In this Big Idea piece for Mystic, author Jason Denzel is about to tell you more about martial arts origin stories than you probably already knew. But don’t worry, it’s going somewhere — specifically, it’s going to tell you how his novel came about.
The Big Idea behind my debut novel, Mystic, is lineages.
Let me explain.
I know kung-fu. Or, more accurately, I study and practice Chinese martial arts. I was fortunate enough in my adult life to come across a studio in my hometown that focuses on a traditional form of Choy Li Fut, a very traditional form kung-fu. One of the first things you do as a student at this studio is to learn the names of the past masters, and the origin story of the system. Here’s how the origin story goes:
In nineteenth century China, a kid named Chan Heung learned Shaolin-style kung-fu from his uncle, Chan Yuen-Woo. By age fifteen, Chan Heung could defeat anybody in his village or the the neighboring ones. When he turned seventeen, his uncle, who could teach him no more, sent him to learn from from his own former master, Li Yau-San. Young Chan Heung spent four more years soaking it up, quickly learning everything Li Yau-San could throw at him.
Amazed at the prodigy on his hands, the master sent Chan Heun to his former master, a man named Choy Fook, but better known as the Scarred Monk. But there were a few problems with this: first, nobody knew exactly where this master, the Scarred Monk, lived. And on top of that, local legend claimed he no longer taught kung-fu, having given it up for a life of solitude and meditation. Well, as you can imagine, Chan Heung had all sorts of great adventures tracking down his third master, and when he finally did, he had to do all the crazy things to convince him that he was a worthy student.
He succeeded in the end, and later in life he returned home and merged all he had learned into a new system, which he named for his three masters: Choy Fook, Li Yau-San, and his uncle Chan Yuen-Woo. The system lives on today: Choy-Li-Fut. (His uncle insisted he not use his name in labeling his new martial arts system. So instead, Chan Heung used the term “Fut”, which is an honorific term for the Buddha.)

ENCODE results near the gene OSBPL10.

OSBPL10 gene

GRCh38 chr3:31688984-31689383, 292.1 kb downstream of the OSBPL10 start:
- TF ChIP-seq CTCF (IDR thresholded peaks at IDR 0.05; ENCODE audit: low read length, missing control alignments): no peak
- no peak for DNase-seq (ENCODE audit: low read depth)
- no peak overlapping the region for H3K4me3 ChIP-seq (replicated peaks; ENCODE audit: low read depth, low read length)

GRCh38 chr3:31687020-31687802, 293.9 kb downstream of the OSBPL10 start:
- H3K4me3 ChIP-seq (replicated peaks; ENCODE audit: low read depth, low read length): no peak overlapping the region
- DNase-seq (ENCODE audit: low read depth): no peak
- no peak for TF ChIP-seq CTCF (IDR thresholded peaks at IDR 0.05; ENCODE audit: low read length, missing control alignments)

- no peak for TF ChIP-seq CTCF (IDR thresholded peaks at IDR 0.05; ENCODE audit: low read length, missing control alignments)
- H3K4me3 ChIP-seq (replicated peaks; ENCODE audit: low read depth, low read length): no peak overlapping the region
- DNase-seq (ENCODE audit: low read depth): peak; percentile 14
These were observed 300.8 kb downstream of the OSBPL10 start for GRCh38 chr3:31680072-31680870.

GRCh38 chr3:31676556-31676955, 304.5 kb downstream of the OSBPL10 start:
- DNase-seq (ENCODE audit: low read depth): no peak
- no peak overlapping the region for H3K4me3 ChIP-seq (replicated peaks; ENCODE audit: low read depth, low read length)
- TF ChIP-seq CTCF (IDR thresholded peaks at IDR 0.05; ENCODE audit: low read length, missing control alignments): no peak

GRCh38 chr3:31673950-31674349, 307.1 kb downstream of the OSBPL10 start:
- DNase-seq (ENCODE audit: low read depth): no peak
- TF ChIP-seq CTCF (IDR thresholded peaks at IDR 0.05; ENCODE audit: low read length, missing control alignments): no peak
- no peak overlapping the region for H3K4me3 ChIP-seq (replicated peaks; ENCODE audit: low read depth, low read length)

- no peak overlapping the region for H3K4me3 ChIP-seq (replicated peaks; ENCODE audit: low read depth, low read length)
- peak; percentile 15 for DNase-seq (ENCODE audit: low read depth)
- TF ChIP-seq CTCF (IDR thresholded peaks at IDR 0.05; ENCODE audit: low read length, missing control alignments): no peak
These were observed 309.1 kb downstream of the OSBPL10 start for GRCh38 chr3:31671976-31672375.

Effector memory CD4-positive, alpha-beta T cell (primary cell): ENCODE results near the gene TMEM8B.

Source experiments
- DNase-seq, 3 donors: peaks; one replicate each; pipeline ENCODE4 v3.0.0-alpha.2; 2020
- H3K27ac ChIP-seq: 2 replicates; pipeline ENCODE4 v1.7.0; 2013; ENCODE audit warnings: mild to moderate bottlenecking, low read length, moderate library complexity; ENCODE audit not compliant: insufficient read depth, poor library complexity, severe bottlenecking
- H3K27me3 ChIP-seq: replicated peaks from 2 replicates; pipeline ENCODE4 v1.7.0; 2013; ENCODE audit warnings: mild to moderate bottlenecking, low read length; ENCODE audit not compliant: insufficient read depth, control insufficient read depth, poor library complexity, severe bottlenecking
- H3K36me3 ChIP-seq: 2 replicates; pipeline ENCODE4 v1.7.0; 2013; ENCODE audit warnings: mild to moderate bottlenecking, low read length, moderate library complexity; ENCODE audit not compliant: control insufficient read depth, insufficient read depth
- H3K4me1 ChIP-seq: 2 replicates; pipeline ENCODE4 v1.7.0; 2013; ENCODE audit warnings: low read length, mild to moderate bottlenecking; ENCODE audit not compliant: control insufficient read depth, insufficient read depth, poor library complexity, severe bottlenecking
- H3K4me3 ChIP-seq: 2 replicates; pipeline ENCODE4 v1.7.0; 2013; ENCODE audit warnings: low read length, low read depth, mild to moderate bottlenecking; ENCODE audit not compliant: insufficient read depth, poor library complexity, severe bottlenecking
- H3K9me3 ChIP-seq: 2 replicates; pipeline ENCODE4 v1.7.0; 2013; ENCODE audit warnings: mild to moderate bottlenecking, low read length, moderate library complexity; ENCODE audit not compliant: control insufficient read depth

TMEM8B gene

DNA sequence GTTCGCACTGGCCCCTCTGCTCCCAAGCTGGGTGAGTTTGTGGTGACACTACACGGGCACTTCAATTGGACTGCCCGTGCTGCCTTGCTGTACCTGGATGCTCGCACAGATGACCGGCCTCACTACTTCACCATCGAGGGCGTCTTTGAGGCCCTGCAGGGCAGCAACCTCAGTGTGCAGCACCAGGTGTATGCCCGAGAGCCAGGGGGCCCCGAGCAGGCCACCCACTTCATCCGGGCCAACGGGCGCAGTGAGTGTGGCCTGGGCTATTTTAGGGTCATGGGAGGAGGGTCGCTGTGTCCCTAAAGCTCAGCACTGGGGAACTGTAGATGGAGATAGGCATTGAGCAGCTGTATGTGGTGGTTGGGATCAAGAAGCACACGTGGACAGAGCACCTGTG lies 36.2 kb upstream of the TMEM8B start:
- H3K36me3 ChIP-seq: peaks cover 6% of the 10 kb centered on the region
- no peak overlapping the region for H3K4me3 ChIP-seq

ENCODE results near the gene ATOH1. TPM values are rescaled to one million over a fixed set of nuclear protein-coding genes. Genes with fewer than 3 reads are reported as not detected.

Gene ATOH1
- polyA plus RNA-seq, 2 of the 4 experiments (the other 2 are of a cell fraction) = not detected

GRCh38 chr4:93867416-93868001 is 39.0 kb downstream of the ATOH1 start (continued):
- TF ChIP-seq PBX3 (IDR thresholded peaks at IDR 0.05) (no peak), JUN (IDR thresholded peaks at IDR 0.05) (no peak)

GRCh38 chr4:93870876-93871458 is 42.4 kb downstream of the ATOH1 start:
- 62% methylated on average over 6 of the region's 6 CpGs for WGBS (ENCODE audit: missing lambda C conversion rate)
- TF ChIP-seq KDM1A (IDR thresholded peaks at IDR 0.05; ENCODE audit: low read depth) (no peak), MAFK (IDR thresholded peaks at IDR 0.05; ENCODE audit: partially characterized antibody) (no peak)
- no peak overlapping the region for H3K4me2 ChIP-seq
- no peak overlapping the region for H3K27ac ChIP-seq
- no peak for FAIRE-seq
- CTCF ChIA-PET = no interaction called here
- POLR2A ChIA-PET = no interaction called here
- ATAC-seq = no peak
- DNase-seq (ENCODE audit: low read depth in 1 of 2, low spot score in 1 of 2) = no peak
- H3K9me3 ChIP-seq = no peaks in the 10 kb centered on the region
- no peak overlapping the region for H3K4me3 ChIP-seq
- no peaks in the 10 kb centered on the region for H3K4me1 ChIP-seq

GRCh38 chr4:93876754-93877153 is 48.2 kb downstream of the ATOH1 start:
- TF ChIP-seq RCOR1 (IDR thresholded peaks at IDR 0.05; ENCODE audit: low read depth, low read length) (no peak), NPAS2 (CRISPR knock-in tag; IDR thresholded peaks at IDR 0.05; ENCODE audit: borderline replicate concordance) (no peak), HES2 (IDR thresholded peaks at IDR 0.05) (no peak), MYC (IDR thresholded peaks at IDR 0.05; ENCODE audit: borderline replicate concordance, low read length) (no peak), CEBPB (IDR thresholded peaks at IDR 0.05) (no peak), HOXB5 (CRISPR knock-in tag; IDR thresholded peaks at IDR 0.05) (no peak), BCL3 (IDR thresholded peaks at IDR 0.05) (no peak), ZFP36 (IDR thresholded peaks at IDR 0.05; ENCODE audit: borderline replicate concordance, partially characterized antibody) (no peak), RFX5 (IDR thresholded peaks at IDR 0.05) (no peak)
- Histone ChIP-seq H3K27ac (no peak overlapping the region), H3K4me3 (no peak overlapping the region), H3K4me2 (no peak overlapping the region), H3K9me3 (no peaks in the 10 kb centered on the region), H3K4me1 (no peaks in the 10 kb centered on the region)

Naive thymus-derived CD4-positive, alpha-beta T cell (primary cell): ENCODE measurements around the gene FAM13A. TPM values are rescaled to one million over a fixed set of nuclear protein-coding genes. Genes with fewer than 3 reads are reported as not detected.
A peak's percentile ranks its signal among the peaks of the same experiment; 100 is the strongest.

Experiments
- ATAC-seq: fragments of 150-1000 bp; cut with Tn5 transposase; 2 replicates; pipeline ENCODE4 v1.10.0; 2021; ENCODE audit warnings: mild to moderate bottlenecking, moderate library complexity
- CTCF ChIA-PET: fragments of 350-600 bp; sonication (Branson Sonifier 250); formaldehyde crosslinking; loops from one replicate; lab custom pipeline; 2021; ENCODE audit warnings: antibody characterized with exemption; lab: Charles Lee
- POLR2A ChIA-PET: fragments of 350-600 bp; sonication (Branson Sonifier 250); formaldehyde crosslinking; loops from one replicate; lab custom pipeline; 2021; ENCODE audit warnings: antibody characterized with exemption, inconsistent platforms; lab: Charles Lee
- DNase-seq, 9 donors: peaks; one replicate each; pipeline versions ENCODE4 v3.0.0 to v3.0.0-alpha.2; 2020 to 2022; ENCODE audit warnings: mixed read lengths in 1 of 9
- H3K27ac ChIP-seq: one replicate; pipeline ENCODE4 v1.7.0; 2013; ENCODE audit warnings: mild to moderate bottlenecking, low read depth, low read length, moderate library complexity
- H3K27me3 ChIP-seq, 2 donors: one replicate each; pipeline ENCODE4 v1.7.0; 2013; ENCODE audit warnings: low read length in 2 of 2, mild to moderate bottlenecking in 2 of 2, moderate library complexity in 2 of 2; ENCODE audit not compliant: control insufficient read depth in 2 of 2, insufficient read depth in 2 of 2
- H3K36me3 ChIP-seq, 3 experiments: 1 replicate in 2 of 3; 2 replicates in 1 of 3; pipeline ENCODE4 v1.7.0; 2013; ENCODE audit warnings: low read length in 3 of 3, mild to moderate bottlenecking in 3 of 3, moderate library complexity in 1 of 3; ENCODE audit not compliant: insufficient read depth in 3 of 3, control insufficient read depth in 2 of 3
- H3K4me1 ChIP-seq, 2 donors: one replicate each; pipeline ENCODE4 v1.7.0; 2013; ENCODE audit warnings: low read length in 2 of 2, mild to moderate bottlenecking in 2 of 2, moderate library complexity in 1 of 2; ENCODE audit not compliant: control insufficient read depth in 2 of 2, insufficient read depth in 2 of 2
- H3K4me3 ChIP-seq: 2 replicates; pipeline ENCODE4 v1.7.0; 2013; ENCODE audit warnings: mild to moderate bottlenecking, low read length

Stories like this fascinate me. The origin of Wing Chun–the kung-fu style Bruce Lee learned–is another good one. It’s named for a woman who learned the arts from another woman in order to defend herself from an especially douchey warlord. Even the legendary founders of the original kung-fu… the masters from pre-recorded history… are said to have originated in India, where they lived as reclusive monks in caves and meditated until the knowledge just came to them. These masters supposedly walked off their mountains, saw a need for teaching people, and decided to share their wisdom of self defense. So today, thousands of years later, here I am learning those same lessons every Wednesday and Friday night at a studio at my local stip mall.
Mystic is my take on telling a story similar to Chan Heung’s, or Wing Chun’s. Specifically, it’s about a young girl who defies her family, her society, and her culture’s traditions, to seek out and attempt to become an apprentice to the High Mystic living in the nearby woods. The book contain some familiar tropes you might expect from an apprentice tale, but it also has plenty of incident and unexpected happenings. For the setting, I chose a fantasy world that mixes Celtic and Indian traditions because they represent an interesting balance of Western and Eastern mystical ideas.
To be clear: this isn’t a kung-fu novel. Pomella, the protagonist, couldn’t throw a punch to save her life. (In fact, there are a few instances in her story where she’d benefit from knowing how to toss a good jab.) In place of martial arts, Pomella is seeking to learn to use the Myst, a pervasive energy that exists in all times and places. It’s a little like the Force, if you know what I mean.
Even though Mystic is classified as epic fantasy, the scale is intentionally limited. There are no marching armies. The fate of the world is not at stake. Instead, this is about a young girl having the courage to follow her dream. It’s about her seeking the master her heart is calling for so that she can fulfill the potential she knows she contains. There are stakes and consequences, but this particular novel won’t threaten all of this fantasy world’s existence.
I believe stories like this are worth sharing. The ideas behind them are timeless in a way. You can be the judge of whether you think Mystic is worthy of inclusion in that category. It’ll be followed up by two sequels: Mystic Dragon, and Mystic Skies. Perhaps those later books will contain marching armies and grander stakes. But one thing I will guarantee is that the entire trilogy will be filled with holy mountains, powerful masters, eager apprentices, and… okay, fine… maybe just a little bit of good ol’ kung-fu action now and then.
The past masters would be proud.